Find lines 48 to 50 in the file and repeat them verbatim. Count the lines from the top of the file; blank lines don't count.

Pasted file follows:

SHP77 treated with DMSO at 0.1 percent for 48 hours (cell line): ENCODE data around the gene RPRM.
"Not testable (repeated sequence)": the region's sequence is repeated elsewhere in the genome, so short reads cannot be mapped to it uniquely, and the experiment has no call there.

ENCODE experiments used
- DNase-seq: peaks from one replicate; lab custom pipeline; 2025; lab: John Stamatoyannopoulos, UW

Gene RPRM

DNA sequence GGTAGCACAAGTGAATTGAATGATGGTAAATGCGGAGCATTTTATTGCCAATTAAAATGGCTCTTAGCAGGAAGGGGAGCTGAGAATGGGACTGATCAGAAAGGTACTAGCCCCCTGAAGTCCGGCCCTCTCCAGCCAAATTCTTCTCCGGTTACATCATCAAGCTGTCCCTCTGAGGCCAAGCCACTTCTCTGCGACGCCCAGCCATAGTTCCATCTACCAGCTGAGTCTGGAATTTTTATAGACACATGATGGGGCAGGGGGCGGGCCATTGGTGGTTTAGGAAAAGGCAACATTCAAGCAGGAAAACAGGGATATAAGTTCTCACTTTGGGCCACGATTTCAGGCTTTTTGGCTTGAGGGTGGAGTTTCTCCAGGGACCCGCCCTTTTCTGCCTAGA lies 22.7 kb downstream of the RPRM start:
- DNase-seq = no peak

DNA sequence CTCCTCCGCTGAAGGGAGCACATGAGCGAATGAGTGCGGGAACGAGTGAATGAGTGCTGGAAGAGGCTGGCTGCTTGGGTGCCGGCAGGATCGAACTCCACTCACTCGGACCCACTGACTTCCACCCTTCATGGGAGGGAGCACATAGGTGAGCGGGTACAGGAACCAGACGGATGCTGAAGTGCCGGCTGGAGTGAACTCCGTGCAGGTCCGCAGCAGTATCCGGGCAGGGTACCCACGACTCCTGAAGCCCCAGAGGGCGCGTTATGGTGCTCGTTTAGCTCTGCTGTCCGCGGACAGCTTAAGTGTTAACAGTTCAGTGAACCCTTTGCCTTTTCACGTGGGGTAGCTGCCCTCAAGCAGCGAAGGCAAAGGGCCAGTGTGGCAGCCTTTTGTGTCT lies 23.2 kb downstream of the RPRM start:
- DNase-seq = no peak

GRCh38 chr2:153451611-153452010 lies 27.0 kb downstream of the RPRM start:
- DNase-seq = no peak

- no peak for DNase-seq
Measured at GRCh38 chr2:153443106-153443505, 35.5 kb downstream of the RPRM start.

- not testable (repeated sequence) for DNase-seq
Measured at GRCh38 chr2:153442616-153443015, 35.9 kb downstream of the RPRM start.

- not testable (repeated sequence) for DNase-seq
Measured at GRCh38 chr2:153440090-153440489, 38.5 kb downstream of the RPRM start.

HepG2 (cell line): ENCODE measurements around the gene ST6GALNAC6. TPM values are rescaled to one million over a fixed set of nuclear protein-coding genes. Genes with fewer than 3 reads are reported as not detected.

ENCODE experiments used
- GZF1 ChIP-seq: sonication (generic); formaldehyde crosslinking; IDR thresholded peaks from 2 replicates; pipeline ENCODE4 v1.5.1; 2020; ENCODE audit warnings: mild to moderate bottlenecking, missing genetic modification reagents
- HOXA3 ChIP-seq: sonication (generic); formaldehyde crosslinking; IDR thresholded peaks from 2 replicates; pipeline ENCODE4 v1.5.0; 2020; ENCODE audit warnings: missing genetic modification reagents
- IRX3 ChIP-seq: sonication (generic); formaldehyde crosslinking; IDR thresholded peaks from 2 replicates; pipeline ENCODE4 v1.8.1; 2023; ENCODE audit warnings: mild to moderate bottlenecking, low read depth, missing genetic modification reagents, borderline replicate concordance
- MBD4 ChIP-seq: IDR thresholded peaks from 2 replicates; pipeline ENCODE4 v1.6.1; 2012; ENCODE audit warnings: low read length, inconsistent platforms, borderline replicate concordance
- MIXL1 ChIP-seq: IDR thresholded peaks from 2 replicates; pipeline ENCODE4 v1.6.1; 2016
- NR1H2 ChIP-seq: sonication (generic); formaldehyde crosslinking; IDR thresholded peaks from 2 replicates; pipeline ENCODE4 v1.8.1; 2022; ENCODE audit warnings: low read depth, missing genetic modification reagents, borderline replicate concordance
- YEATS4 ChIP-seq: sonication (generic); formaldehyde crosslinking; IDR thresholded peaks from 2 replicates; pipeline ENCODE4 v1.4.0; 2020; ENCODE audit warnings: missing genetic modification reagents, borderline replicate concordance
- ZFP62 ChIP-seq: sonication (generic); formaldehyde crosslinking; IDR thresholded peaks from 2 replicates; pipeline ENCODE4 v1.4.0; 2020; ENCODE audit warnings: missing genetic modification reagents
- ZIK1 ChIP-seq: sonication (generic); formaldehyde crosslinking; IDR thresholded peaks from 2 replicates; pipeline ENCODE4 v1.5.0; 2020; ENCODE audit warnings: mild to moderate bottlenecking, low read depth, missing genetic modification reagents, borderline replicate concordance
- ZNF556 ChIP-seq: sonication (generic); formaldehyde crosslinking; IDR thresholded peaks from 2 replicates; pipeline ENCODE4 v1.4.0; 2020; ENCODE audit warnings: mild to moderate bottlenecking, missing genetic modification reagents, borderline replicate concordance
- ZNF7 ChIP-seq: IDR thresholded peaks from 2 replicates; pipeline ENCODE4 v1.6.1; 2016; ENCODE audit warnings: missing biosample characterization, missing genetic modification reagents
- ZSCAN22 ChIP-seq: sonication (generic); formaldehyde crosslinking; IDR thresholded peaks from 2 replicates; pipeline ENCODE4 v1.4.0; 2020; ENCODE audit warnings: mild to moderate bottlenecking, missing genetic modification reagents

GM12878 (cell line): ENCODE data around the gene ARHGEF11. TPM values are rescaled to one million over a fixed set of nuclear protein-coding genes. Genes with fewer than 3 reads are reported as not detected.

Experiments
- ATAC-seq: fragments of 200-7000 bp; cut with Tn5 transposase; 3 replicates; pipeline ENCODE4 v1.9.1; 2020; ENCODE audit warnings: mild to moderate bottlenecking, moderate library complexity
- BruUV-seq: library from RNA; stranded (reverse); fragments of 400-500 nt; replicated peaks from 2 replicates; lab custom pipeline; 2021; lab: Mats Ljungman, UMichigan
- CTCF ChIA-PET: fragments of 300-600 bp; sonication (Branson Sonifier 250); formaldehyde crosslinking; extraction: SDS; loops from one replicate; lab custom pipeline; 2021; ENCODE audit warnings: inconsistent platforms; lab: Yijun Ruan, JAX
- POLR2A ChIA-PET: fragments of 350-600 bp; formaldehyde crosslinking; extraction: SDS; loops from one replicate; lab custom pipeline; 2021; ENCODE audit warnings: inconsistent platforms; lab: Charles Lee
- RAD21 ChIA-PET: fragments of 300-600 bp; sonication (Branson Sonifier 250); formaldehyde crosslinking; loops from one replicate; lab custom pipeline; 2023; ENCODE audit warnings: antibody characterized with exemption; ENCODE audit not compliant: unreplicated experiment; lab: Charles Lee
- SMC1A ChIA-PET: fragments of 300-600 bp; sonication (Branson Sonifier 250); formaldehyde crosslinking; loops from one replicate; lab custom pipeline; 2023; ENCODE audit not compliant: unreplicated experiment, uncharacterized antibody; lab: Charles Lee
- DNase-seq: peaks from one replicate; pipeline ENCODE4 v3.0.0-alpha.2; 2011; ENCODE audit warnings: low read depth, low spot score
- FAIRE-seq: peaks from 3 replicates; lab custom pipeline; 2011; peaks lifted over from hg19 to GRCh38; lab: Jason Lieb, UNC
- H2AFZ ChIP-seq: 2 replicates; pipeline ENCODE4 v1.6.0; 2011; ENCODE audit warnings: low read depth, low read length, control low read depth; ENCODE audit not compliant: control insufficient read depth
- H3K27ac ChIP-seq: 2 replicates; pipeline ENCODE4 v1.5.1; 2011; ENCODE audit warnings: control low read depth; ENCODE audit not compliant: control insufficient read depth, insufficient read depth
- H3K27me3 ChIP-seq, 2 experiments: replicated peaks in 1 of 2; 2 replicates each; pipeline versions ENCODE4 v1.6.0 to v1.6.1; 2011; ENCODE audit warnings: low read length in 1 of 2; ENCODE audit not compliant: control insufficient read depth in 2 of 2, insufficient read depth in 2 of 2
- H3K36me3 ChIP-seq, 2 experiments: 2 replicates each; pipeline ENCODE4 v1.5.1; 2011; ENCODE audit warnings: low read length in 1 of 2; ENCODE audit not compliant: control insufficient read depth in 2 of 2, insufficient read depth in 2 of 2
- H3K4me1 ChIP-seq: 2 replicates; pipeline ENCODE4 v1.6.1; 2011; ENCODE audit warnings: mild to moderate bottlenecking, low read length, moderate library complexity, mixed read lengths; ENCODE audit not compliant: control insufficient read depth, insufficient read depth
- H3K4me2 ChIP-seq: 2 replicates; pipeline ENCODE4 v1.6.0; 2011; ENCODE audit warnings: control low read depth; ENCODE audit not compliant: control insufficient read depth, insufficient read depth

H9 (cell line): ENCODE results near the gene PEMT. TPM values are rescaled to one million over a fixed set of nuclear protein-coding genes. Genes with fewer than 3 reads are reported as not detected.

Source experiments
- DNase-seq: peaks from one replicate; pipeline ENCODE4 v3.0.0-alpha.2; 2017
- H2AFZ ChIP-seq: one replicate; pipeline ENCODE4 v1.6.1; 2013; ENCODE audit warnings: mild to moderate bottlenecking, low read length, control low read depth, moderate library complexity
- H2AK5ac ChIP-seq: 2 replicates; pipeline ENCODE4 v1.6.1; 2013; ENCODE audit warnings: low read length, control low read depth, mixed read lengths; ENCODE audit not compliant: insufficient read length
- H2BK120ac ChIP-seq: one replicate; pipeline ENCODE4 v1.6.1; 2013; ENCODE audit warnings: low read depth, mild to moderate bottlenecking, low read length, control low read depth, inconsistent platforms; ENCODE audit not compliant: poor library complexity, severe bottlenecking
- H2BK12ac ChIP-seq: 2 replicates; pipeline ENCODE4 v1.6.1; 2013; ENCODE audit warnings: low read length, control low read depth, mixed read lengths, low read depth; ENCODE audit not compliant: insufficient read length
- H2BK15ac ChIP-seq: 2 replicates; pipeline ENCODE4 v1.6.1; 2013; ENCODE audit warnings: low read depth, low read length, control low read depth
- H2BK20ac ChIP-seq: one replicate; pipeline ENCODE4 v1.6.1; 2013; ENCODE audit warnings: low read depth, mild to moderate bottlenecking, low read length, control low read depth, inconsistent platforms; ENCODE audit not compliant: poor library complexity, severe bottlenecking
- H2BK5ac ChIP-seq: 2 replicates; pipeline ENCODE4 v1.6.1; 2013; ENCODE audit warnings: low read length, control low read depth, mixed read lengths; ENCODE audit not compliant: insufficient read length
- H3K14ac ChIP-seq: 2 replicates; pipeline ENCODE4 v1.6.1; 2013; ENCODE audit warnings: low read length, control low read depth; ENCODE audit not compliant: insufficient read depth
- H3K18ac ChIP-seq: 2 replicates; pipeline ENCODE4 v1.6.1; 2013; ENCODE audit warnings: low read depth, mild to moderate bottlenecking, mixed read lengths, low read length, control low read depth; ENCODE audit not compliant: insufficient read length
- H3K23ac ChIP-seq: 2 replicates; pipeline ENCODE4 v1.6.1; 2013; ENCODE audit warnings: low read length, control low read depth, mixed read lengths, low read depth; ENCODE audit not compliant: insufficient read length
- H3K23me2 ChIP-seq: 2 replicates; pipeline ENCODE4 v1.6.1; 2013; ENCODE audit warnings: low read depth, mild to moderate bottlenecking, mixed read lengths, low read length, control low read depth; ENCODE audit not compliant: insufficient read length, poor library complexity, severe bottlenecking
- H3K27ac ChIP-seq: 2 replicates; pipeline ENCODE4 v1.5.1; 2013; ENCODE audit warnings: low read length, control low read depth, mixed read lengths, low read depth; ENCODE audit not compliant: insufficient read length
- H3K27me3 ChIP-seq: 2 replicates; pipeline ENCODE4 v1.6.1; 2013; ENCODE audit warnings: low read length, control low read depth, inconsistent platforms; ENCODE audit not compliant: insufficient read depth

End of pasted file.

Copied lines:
H9 (cell line): ENCODE results near the gene PEMT. TPM values are rescaled to one million over a fixed set of nuclear protein-coding genes. Genes with fewer than 3 reads are reported as not detected.

Source experiments
- DNase-seq: peaks from one replicate; pipeline ENCODE4 v3.0.0-alpha.2; 2017